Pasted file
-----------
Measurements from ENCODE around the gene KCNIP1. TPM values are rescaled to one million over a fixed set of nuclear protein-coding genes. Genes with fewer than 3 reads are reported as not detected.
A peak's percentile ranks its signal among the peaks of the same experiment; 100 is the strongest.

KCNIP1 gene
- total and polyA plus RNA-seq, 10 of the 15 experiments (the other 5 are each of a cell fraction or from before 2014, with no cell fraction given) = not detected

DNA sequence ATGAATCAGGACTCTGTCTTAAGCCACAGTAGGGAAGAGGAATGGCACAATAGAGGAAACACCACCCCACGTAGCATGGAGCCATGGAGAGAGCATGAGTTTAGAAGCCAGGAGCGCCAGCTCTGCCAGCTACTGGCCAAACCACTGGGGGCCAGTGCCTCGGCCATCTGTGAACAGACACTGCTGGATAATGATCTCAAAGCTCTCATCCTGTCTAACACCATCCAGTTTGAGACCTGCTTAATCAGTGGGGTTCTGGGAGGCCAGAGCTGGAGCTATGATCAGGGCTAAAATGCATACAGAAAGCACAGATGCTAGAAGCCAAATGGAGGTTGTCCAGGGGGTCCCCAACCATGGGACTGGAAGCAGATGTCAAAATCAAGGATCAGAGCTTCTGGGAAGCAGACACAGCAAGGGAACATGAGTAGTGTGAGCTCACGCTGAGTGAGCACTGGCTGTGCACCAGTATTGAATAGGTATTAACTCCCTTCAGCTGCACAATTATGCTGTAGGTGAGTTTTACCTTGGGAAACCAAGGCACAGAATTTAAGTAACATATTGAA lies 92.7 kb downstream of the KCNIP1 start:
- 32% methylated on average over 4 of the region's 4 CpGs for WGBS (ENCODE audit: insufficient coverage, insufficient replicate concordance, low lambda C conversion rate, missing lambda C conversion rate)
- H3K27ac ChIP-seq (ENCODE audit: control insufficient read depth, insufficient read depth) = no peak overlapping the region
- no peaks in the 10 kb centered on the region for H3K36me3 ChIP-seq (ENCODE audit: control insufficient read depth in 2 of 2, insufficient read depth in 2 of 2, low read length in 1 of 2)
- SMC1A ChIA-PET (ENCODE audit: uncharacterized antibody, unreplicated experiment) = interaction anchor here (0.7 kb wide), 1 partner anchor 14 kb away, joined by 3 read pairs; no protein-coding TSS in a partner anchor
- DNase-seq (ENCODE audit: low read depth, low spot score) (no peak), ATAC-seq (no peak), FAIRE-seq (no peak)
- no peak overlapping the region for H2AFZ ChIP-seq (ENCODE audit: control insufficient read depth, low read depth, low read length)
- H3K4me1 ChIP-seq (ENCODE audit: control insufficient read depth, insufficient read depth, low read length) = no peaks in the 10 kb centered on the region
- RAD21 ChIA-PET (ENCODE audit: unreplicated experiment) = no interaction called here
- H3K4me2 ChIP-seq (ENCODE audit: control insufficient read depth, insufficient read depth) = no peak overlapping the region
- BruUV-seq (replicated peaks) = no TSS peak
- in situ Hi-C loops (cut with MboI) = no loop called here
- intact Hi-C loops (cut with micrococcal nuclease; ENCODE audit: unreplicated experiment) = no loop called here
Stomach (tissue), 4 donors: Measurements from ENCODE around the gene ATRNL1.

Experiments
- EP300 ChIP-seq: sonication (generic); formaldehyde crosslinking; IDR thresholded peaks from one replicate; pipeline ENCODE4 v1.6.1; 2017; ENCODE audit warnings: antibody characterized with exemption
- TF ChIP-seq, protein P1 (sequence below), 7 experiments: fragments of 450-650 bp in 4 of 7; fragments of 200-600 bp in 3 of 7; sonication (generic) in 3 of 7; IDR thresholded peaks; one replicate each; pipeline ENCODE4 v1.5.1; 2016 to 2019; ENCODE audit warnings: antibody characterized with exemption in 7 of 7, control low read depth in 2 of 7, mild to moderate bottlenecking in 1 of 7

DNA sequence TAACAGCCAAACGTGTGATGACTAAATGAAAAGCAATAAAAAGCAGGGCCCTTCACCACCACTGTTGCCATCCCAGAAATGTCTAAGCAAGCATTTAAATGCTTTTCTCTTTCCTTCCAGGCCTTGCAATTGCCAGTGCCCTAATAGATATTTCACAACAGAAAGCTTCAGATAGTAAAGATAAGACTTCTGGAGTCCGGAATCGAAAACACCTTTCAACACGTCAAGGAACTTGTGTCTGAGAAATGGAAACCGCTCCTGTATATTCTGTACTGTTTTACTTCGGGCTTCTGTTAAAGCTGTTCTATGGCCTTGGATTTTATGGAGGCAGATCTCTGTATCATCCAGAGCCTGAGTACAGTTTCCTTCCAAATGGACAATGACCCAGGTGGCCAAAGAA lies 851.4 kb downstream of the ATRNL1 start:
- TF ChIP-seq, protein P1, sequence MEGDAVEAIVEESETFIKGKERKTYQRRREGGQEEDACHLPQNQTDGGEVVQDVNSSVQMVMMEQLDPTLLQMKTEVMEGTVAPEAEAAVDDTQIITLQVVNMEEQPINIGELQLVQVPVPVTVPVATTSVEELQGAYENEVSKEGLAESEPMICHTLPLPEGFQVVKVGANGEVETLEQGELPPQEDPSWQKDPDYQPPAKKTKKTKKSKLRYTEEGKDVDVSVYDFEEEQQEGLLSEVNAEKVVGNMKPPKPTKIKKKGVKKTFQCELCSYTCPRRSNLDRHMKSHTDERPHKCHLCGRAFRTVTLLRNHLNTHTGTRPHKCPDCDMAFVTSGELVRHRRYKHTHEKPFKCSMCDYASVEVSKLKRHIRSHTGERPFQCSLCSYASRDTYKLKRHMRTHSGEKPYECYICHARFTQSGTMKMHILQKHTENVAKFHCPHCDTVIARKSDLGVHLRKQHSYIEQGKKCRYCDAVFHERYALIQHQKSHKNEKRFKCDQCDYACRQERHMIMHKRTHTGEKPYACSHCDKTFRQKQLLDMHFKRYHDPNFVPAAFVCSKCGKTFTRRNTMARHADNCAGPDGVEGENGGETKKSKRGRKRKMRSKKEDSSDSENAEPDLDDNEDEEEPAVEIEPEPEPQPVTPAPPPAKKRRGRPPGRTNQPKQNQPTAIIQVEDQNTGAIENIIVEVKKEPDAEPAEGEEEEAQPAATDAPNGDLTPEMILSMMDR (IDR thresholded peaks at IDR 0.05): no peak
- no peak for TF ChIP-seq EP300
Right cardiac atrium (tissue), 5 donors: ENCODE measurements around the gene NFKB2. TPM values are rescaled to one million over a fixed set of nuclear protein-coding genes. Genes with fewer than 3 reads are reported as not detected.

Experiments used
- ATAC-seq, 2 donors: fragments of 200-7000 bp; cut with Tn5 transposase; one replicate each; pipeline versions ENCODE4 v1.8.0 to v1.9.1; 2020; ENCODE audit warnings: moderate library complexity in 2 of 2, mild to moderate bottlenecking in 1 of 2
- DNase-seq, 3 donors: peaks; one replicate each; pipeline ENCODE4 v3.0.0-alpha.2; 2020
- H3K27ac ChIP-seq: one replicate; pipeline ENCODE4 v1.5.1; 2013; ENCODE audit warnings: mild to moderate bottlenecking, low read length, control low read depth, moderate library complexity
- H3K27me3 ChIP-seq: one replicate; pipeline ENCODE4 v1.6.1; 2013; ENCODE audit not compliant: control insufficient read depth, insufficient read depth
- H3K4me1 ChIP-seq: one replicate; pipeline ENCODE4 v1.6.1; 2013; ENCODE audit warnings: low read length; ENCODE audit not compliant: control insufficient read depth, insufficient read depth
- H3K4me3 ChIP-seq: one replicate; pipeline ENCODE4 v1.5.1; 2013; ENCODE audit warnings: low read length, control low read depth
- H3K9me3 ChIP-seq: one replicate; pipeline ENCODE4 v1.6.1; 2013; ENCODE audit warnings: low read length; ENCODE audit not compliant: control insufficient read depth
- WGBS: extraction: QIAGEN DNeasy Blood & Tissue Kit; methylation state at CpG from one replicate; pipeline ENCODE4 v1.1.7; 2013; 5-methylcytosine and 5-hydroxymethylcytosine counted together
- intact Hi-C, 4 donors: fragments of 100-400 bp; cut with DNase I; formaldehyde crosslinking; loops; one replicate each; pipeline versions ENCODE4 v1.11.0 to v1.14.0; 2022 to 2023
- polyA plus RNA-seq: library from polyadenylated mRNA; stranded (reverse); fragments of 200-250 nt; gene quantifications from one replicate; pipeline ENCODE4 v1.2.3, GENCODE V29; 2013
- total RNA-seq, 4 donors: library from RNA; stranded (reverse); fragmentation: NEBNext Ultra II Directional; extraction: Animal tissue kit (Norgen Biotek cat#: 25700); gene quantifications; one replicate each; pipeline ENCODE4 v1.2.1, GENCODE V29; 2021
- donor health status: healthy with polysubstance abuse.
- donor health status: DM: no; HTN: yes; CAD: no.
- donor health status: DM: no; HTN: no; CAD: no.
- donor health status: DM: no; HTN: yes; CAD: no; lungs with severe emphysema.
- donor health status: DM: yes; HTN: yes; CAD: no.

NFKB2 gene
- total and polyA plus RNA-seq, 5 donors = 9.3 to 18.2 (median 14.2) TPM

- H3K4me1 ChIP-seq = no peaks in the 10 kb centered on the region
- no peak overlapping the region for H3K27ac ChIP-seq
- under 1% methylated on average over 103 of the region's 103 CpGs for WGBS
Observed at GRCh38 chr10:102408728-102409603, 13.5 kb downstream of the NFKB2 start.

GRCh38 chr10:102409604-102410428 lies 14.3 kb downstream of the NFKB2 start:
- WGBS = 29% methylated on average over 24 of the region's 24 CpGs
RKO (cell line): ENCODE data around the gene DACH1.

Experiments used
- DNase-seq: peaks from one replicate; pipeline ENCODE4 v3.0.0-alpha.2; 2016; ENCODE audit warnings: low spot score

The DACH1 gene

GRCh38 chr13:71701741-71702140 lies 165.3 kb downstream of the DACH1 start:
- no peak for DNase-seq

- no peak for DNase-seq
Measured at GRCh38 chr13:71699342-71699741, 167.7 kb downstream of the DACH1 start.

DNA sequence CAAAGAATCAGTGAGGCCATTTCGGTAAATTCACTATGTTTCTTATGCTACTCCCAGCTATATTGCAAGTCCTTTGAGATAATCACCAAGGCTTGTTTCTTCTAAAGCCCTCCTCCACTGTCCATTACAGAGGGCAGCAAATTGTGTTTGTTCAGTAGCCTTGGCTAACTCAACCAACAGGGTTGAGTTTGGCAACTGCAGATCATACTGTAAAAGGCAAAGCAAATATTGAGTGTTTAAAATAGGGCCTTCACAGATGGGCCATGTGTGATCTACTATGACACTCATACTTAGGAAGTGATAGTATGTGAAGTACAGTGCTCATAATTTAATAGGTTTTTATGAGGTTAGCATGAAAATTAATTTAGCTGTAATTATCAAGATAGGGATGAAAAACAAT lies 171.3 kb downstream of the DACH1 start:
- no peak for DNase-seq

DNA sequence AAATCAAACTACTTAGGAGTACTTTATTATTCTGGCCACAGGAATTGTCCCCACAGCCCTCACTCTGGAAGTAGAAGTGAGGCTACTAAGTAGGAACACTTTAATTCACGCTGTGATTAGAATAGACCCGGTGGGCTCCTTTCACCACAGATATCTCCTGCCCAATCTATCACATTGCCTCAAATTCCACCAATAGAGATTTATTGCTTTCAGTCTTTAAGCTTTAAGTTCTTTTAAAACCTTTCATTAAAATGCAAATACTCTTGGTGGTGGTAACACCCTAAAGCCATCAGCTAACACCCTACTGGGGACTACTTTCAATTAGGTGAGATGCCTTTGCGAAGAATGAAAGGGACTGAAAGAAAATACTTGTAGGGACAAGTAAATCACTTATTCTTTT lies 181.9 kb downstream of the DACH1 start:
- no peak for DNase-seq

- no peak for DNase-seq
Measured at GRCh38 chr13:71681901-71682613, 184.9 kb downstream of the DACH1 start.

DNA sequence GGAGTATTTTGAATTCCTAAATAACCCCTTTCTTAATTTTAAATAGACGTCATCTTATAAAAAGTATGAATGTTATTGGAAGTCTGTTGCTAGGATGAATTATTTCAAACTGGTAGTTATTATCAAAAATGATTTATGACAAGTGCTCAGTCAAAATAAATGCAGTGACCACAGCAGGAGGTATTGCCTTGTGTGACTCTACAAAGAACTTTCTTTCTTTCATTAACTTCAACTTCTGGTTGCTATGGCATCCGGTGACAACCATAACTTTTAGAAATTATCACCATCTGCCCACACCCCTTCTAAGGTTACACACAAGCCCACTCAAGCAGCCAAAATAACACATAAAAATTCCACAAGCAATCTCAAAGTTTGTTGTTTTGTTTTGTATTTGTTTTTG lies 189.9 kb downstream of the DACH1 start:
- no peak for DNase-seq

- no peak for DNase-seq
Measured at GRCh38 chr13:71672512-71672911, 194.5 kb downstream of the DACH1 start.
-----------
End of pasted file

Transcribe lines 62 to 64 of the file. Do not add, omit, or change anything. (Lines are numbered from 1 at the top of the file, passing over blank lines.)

- no peak for DNase-seq

- no peak for DNase-seq
Measured at GRCh38 chr13:71681901-71682613, 184.9 kb downstream of the DACH1 start.